YSI 6130 Rhodamine WT Sensor
- Temperature compensation provides greater accuracy
- Turbidity and chlorophyll fluorescence rejection helps eliminate interferences
- Wiped optics field-proven for fouling prevention
|006130||6130 Rhodamine WT sensor with self-cleaning wiper|| |
|Usually ships in 3-5 days|
|106023-01P||FWT 25 Rhodamine WT dye, 2.5% active ingredient, 1 pint|
|606624||6624 optical wiper kit, 2 pack, for use with YSI 6025 & 6130 optical probes|
|600-01||600OMS V2 Sonde with temperature/conductivity sensor|| |
|Usually ships in 3-5 days|
|606144||6144 optical probe wiper pad kit, 20 pack of wiper pad strips|
The YSI 6130 provides accurate, in situ measurement of Rhodamine WT in fresh, brackish, and sea water, as well as in stormwater and wastewater. The YSI 6130 Rhodamine WT Sensor rejects turbidity and chlorophyll interference. Measurement accuracy is further enhanced through correction for the effects of temperature.
The YSI 6130 sensor can be used in combination with those YSI sondes that have optical ports - 600 OMS, 6820, 6920, 6600, 6820 V2, 6920 V2, or 6600 V2 - and a YSI 650 MDS handheld display-logger. Make surface as well as vertical profile measurements. In addition, the YSI 6130 in combination with one of the YSI data logging sondes can be used for unattended continuous monitoring or integrated with data collection platforms for real-time data acquisition.
- Range: 0-200 ug/L
- Resolution: 0.1 ug/L
- Accuracy: +/-5% reading or 1 ug/L, whichever is greater
- Warranty: 2 years
Install the 6130 sensor in the center port, seating the pins of the 2 connectors before tightening. Tighten the probe nut to the bulkhead but be sure to not over tighten.
A large amount of turbidity is required to affect the readings. (100NTU will read 3Ug/L). If measuring in a highly turbid environment, an independently determined turbidity reading may want to be taken to allow for compensation.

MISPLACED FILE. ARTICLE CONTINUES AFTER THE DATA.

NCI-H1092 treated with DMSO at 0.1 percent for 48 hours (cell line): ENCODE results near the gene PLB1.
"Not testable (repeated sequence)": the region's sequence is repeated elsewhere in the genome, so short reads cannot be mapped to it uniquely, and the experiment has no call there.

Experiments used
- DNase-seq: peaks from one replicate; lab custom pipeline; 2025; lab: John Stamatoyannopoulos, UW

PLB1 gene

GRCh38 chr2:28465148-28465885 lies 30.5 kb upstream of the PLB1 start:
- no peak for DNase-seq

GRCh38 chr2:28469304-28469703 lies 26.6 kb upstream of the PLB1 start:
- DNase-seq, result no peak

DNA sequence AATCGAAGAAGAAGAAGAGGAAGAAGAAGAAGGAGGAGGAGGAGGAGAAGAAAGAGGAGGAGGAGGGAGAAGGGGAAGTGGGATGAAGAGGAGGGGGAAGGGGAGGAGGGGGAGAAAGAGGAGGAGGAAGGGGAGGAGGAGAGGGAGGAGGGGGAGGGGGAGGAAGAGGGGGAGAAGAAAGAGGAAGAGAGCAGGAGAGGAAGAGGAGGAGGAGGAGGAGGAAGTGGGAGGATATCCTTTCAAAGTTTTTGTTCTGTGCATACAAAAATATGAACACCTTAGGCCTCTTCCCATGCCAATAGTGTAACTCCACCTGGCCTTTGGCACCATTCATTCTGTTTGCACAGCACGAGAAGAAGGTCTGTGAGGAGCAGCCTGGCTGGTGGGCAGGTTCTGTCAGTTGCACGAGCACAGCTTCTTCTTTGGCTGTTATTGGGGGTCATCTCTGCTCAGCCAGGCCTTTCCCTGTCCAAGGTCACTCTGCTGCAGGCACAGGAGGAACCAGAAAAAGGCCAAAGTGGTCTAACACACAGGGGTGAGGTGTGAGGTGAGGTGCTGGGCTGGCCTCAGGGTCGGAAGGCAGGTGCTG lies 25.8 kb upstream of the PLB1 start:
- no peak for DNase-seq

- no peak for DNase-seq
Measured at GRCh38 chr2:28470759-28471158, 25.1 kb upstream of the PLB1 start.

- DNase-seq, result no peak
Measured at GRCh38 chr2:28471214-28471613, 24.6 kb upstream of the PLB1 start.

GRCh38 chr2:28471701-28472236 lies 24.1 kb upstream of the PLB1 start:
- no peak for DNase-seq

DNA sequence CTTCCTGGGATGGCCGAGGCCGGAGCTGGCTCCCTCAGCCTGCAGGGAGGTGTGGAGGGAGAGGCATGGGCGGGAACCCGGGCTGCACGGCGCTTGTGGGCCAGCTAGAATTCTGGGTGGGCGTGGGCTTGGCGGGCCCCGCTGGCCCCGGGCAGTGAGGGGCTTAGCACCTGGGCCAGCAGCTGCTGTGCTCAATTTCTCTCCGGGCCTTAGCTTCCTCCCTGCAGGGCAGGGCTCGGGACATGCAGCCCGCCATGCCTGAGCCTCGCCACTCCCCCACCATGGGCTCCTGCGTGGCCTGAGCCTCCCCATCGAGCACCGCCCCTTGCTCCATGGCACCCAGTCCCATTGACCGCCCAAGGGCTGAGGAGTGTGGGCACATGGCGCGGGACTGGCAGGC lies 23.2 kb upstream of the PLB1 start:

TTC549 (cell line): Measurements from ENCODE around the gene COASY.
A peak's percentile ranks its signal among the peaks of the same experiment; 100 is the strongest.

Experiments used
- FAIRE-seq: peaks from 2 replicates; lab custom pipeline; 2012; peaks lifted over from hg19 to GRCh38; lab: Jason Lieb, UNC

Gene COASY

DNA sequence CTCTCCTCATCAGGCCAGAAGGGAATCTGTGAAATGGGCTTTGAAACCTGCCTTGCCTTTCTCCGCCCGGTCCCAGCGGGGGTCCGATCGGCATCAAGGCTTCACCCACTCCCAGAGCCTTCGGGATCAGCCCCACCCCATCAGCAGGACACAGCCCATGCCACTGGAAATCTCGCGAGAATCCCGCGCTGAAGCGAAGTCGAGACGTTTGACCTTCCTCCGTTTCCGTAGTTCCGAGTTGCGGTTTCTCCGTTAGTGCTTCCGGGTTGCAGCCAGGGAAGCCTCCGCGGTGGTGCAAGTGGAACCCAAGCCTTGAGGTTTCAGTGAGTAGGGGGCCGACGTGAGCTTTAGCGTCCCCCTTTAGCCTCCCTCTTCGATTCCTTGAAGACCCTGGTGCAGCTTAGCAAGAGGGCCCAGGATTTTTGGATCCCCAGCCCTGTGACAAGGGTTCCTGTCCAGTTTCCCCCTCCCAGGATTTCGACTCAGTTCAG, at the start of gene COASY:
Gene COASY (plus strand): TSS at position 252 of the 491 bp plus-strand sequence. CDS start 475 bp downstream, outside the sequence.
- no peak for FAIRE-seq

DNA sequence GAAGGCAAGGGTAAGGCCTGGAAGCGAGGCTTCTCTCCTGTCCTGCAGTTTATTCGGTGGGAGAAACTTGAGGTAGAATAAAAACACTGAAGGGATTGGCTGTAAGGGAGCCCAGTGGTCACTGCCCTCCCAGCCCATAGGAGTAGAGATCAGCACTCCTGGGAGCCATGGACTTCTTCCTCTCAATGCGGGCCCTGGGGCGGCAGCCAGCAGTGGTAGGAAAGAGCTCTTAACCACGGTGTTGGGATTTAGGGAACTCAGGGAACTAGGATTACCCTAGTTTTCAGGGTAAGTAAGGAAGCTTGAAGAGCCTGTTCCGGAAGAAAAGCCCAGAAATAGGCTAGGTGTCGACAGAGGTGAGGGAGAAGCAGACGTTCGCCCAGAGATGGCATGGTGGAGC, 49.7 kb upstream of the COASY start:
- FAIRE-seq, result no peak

In The News
Until the advent of in situ rhodamine WT measurement systems, dye fluorometry hydrologic measurements were performed by the analysis of multiple samples physically extracted from the water body as the dye plume was naturally dispersed. Most of these investigations are performed using fluorometers designed for in vitro and pump-through measurements.
Although these methods can produce accurate hydrologic data, they are resource-intensive, significantly vulnerable to human error and other natural phenomenon. They also necessitate the field deployment of personnel throughout the duration of the study. The recent employment of in situ measurement systems has accentuated the limitations of in vitro and pump-through methods for performing these studies.Read More
It’s an open, dirty secret that the ocean is used as the ultimate sewage solution.
Each year trillions of gallons of untreated waste are sent to the ocean due to a widespread lack of sanitation technology or infrastructure that needs updating as cities and populations grow. As the impact of untreated sewage on the ocean becomes clearer, attention to the problem and strategies for dealing with it have not kept up.
“This is a massive problem and it’s been largely ignored,” said Stephanie Wear, senior scientist and strategy advisor for The Nature Conservancy. Wear has turned her attention to raising the alarm about the effects of sewage on coral reefs, which often loses airtime to other pressing issues like climate change and overfishing.Read More
In 2012, for maybe the first time, Lake Superior got scummy.
Visitors to the Apostle Islands National Lakeshore reported algae washing up on shore around the park.
It was a marked shift for the park, made up of a portion of the Lake Superior lakeshore and nearby islands. The water surrounding the park is cold, clear and typically low in nutrients: a combination unlikely to result in algal blooms.
But, in 2012 and again in 2018 after violent storms, major algal blooms—ones observed over multiple days—washed ashore and clogged the beaches with unsightly, scummy algae.
Not the usual suspects
The algal blooms of Lake Superior are not the algal blooms of warmer, more nutrient-rich lakes like Lake Erie.Read More